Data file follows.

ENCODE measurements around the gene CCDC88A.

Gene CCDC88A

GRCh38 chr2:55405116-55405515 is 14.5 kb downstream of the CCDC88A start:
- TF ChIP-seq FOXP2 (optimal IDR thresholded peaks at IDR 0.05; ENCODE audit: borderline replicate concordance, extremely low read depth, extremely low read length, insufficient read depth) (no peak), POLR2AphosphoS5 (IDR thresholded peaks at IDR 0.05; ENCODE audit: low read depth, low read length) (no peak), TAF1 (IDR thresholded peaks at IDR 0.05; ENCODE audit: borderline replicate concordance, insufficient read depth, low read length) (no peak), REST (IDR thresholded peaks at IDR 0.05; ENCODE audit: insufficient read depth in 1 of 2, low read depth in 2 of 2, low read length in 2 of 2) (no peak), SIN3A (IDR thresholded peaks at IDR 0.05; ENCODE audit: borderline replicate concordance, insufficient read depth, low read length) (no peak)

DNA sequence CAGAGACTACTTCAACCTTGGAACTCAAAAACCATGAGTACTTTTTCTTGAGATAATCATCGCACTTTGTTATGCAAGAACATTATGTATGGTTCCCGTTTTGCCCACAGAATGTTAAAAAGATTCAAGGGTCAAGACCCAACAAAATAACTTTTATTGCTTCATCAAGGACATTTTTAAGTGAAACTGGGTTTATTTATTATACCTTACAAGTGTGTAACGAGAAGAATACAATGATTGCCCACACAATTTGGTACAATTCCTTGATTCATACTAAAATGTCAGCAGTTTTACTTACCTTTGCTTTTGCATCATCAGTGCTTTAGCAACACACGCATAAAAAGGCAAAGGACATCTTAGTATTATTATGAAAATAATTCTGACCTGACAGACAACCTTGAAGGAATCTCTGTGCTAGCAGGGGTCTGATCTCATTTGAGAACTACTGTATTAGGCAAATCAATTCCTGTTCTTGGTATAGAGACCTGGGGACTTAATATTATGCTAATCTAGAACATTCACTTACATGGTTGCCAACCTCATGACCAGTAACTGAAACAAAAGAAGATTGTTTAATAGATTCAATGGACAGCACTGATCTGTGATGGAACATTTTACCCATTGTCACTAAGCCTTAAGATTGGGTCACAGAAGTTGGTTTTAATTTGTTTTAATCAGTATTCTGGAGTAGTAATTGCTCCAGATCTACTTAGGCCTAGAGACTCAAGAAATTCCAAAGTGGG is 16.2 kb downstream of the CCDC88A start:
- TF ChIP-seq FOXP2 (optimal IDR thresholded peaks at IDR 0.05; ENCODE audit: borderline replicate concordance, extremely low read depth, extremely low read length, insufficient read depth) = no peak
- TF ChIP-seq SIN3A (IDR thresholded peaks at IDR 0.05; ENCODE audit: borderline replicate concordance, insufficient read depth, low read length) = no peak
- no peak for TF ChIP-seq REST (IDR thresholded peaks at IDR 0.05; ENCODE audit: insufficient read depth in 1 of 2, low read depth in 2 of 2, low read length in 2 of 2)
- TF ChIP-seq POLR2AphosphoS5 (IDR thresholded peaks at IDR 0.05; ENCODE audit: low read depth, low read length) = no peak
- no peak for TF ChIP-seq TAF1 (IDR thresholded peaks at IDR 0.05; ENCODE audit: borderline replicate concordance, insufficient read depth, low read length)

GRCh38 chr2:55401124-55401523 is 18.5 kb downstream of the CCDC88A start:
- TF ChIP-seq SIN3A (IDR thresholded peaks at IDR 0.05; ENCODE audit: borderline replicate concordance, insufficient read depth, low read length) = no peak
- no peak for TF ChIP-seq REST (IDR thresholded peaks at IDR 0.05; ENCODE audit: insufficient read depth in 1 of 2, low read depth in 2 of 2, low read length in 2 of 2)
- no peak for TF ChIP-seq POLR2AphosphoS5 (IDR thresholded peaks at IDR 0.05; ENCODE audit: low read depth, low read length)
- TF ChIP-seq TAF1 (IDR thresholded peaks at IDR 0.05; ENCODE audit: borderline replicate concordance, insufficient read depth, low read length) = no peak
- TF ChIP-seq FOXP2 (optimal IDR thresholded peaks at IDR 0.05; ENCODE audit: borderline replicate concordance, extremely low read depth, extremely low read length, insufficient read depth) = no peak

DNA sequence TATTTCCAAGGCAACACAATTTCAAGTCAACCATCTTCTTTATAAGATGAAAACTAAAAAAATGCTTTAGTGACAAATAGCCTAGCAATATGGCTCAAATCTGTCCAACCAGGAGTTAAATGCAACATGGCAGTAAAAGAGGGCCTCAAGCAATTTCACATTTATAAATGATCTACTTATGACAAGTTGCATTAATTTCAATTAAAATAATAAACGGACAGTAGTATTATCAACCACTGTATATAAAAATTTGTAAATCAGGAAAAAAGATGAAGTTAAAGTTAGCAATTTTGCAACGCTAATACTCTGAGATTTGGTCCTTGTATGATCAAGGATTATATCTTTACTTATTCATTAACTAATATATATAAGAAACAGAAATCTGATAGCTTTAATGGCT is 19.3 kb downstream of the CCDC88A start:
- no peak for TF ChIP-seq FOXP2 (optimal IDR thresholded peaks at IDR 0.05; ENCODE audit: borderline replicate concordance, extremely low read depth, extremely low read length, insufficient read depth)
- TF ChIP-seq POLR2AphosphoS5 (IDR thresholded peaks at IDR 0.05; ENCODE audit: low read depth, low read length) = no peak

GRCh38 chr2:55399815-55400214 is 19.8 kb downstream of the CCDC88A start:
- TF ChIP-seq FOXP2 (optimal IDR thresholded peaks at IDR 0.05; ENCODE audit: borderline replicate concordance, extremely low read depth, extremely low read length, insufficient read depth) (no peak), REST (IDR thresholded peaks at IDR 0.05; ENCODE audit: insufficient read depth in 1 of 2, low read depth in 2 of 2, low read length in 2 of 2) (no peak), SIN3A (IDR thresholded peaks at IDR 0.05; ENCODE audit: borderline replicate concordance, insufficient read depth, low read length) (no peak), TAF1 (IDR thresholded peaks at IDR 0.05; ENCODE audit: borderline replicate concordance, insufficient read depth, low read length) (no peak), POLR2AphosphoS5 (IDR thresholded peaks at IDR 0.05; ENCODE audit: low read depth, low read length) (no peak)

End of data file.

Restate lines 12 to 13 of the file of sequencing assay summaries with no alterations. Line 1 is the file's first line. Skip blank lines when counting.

- TF ChIP-seq SIN3A (IDR thresholded peaks at IDR 0.05; ENCODE audit: borderline replicate concordance, insufficient read depth, low read length) = no peak
- no peak for TF ChIP-seq REST (IDR thresholded peaks at IDR 0.05; ENCODE audit: insufficient read depth in 1 of 2, low read depth in 2 of 2, low read length in 2 of 2)